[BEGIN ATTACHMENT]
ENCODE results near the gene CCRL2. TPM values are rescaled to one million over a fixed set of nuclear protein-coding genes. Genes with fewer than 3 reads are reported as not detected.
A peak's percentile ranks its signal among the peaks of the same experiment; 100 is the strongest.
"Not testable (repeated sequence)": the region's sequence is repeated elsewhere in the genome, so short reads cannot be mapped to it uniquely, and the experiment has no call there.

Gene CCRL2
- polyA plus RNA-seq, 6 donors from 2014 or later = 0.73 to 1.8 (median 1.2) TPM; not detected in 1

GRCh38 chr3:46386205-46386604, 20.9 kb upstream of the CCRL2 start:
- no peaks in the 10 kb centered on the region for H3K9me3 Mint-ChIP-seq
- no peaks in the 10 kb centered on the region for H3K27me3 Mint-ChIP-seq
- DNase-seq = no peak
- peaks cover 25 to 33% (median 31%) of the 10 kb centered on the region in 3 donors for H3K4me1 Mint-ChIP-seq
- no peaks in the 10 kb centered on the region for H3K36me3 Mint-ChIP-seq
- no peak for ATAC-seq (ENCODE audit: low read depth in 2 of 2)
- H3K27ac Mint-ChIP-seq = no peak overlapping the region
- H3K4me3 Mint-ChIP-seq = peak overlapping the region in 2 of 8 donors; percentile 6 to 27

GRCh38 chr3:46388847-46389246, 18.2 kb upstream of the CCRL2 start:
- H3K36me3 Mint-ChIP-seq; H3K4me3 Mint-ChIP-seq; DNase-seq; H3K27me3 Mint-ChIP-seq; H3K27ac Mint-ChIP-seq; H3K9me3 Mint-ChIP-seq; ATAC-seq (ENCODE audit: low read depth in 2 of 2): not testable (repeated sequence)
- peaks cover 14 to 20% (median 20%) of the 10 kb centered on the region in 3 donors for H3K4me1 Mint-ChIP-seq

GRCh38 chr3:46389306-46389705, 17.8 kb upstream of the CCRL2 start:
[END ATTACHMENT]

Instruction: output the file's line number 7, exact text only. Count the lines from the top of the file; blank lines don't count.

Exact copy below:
- no peaks in the 10 kb centered on the region for H3K9me3 Mint-ChIP-seq